Africa Check, US train Journalists on Fact-checking methods

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Luqmon Balogun, Lagos
A workshop on basic and advanced fact-checking methodologies and tools have been organised for journalists in Lagos.
This was to promote government accountability and evidence-based public discourse after the general elections.
The Public Affairs Officer US Consulate-General, Lagos, Mr. Russell Brooks said the United State of America was interested in supporting media capacity throughout the country, and had engaged the group Africa Check to offer media training to journalists.
Mr Brooks who appreciated the role of the media in nation building said the program would be replicated in a variety of locations in Nigeria so that more journalists could enjoy the opportunity to enhance their professional skills and knowledge to get the right information to the public. 

Speaking on the  essence of the fact checking training, Brooks said: “Fact-checking is needed throughout the world. Journalist are also the victim of Disinformation and Misinformation and the technology to spread bad information is very sophisticated and in order for journalists to do thieir job properly by providing accurate information, it is very important for them to be trained.”

Evidence-based reporting

Nigeria Editor, Africa check, Mr David Ajikobi said the workshop was in partnership with American Embassy, US Consulate and International Press Center, emphasising the need for evidence-based reporting and the need for Journalists to follow up on the politician’s promises made during the electioneering campaign and make them accountable for it.

According to him “Elections have come and gone and election are just an event in the democratic process and I think is time for the journalists now to hold government more accountable by probing most of their campaign promises and how they can be fulfilled.”

Ajikobi said the workshop was designed to give journalists the right skills to fact-check and verify misinformation, and replace false news that permeated the social media, especially during the last election with fact.

Democratic Accountability

Director of International Press Centre IPC, Mr Lanre Arogundade explained that training journalists on democratic accountability would assist them to hold political class accountable for their actions, because if they are not accountable, it would reduce the confidence public has in the electoral process.

Arogundade mentioned that Fact-checking is a tool for ensuring credibility of the conventional media, away from the information on social media.

“We need to follow the promises made by the politicians, if there are just one or two promises, we need to follow them up, we need to ask questions on how the promises would be fulfilled, how your budget accommodate some of your promises and the expectations of the people, what should be the expectations of the people in terms of timeline and where there are challenges in the cause of implementation, they should make the public to know, they should not keep public in the dark.” he said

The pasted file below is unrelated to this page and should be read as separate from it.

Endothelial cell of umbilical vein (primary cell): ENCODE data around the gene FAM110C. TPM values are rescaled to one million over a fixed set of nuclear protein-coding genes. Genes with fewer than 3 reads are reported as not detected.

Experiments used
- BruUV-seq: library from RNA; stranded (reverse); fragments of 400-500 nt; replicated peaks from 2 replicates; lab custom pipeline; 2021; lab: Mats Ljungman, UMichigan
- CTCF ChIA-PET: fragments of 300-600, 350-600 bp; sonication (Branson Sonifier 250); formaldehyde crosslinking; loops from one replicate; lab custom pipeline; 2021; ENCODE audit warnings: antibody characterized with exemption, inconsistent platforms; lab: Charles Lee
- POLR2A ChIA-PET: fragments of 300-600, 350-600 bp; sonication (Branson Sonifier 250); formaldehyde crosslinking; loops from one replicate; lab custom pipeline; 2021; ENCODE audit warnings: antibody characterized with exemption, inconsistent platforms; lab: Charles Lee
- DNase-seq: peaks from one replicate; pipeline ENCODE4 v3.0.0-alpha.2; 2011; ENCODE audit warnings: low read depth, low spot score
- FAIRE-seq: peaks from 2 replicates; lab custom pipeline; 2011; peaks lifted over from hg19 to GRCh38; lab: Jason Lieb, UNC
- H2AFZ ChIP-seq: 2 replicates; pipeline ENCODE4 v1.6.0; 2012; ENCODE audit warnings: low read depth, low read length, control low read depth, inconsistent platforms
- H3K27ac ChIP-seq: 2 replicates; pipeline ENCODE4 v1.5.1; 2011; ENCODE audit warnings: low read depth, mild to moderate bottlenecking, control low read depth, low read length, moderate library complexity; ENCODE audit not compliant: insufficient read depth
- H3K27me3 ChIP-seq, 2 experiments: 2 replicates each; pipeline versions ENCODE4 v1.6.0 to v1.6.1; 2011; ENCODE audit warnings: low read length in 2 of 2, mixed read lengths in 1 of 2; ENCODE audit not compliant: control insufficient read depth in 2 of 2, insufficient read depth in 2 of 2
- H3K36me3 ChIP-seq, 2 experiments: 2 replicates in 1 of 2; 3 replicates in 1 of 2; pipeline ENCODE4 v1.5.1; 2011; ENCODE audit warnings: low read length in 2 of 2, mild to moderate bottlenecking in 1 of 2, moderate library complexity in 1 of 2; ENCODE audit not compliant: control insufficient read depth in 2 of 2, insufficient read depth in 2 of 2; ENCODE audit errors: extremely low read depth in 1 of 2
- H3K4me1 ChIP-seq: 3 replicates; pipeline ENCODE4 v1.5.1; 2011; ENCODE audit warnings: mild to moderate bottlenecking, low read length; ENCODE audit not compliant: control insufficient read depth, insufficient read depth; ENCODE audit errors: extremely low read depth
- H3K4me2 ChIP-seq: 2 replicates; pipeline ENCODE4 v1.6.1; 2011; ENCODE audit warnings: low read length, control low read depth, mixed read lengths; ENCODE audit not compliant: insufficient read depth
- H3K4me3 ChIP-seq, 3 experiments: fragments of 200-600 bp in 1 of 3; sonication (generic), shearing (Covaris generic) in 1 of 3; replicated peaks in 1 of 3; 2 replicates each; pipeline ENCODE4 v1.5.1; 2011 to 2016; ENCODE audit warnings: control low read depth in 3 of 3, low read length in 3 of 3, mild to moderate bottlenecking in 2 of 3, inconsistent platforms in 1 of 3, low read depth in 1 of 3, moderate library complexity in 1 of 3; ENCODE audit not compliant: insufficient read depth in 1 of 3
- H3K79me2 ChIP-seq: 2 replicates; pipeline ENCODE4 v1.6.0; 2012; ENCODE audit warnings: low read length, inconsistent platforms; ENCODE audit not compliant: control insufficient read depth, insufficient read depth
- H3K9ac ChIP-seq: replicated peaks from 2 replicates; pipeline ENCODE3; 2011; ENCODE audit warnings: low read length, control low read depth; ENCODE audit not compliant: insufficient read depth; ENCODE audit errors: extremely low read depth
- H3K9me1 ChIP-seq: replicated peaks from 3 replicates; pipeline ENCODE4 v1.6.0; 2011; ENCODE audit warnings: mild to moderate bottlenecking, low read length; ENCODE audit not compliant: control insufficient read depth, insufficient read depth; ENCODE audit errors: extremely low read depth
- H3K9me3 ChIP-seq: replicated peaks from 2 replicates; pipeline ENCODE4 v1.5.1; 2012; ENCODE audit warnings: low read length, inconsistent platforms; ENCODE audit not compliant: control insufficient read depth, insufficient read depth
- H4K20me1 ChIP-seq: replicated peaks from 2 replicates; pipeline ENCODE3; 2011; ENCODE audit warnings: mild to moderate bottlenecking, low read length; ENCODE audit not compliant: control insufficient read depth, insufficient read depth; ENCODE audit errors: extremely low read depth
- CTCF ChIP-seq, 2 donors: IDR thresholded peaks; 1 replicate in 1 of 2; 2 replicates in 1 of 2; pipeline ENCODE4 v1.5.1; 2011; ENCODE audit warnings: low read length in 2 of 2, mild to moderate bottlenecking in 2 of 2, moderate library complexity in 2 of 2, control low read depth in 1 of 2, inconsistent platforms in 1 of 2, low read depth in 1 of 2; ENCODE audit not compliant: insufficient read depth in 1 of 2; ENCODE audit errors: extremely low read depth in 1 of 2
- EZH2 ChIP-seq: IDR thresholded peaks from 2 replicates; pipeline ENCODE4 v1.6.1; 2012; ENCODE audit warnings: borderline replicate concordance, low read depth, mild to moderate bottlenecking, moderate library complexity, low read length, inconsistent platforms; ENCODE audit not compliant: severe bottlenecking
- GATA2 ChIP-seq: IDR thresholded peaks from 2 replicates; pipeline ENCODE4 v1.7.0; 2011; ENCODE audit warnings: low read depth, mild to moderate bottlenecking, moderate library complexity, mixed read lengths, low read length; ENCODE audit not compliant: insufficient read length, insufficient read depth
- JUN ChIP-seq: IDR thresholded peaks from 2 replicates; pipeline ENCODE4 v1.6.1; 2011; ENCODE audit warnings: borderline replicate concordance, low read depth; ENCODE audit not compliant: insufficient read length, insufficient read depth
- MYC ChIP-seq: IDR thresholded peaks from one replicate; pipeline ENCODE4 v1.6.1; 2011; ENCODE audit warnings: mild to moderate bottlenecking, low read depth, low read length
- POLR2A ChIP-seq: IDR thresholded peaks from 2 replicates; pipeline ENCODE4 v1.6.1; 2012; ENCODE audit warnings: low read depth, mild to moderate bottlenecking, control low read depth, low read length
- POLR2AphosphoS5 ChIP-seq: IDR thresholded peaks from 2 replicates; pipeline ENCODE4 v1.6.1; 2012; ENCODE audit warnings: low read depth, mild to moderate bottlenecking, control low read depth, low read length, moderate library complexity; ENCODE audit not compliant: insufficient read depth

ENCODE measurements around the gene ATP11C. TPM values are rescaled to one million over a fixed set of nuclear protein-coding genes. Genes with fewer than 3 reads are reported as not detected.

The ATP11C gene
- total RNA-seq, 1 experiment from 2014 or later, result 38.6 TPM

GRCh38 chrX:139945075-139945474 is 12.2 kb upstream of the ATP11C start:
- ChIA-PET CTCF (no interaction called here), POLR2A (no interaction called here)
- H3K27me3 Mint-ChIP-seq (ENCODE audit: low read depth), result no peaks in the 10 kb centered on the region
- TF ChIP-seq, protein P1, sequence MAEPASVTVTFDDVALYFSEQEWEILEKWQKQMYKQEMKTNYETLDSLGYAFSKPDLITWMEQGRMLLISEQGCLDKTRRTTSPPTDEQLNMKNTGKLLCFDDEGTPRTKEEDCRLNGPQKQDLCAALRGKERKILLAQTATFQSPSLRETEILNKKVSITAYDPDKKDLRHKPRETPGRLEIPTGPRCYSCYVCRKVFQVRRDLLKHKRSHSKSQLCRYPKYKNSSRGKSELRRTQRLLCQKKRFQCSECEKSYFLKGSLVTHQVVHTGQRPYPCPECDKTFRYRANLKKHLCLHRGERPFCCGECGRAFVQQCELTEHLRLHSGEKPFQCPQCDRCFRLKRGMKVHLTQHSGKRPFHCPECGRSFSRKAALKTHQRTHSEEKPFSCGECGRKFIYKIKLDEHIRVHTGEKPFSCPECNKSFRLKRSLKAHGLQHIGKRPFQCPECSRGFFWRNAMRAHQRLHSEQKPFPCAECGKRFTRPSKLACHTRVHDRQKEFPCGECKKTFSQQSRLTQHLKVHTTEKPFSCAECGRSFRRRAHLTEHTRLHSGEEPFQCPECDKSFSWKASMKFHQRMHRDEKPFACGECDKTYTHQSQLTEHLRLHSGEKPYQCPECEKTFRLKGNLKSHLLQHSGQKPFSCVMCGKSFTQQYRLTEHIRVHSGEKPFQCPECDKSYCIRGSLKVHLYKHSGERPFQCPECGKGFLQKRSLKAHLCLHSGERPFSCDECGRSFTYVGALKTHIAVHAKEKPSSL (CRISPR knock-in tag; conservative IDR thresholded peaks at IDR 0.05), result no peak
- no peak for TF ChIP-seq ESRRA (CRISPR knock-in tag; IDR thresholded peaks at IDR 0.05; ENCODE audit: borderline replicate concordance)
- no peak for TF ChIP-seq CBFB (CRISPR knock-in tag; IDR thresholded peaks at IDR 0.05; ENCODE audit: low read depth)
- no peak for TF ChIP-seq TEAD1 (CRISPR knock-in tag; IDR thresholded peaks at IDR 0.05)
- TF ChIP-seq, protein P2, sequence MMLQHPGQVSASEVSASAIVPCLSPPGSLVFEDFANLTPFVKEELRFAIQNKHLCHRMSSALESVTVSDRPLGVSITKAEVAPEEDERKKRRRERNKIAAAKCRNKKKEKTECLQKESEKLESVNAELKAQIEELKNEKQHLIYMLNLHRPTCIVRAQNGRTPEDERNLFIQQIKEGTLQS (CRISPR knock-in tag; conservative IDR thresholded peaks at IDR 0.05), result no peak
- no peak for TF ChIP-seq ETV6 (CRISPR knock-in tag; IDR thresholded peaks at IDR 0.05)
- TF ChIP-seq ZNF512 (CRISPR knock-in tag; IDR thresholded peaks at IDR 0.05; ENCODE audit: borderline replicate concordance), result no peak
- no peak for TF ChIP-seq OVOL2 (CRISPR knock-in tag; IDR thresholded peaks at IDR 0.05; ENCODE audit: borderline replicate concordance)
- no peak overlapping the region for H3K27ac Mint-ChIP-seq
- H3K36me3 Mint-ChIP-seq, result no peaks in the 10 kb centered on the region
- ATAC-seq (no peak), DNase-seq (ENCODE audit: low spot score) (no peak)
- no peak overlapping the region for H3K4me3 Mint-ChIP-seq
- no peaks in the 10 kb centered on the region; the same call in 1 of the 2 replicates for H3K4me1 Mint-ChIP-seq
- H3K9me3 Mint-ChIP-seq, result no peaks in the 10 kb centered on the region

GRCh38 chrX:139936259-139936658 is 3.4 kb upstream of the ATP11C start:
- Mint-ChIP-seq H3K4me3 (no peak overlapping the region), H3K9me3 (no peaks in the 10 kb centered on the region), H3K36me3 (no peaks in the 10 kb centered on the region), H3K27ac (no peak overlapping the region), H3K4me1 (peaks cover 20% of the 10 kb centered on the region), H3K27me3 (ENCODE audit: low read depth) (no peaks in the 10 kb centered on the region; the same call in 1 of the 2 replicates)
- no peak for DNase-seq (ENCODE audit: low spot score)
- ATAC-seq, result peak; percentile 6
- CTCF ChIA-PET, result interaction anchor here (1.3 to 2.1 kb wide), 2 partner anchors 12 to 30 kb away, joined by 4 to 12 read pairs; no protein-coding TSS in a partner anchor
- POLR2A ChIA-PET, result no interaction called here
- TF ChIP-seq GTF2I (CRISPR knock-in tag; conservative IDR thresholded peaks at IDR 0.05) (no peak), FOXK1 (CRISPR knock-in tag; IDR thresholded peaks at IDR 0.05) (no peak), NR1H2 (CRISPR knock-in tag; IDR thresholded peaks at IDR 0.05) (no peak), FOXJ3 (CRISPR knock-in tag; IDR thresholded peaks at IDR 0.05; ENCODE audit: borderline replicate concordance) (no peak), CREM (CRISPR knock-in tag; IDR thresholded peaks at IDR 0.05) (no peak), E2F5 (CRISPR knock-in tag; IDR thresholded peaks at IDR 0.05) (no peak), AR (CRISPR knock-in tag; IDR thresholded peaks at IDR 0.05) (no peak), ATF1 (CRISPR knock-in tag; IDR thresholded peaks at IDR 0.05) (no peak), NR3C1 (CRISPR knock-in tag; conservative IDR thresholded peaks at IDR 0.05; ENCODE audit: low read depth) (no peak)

He stressed that after elections, journalist now have herculean task to verify news information despite the crowded social media, the conventional media must retain its professionalism.

 According to him, “We must ensure that information that go into the public are not rumors or misinformation that can cause disorderliness or cause chaos in the society that is why fact checking is very important. We are in the age of a lot of disinformation, because sometimes it comes from the politicians who want to score political points. Now that elections are over, let us differentiate propaganda from the actual facts, so that people can continue to believe in the media.”

On the need to do away with bias and opinionated information by the jounalists, Arogundade said:”Journalists must understand that members of the public look up to them for objective information, they expect us to be above board. I don’t think people are saying that they should not have their own political opinion, definitely some of us have our preferences for political parties, because as journalists, we are citizens, we voted during elections. But when it comes to our responsibility we should not be partisan and that is why we must present fact, and if because of our own biases and we refused to report to those things that government is not doing well, then we are not also helping the government, that we even claim to support.”

Solition-driven reporting

Mrs Funke-Treasure Durodola while speaking on the ‘Solution-driven reporting of campaign promises: Taking investigative steps, telling impactful stories, highlighted that the media is a policing institution which undertakes vigilance over the people and government and must ensure that it’s reports address core needs of the people.

She said that after the general election, jounalists must set agenda for development, by holding politicians accountable on election promises, as it affects public interest.

An International media trainer from South Africa, Raymond Joseph also took participants through a practical session on Alternative facts, election fake news and the global rise of professional Fact-checking.

The workshop train moves to Ibadan, Enugu and Portharcourt.

Lateefah Ibrahim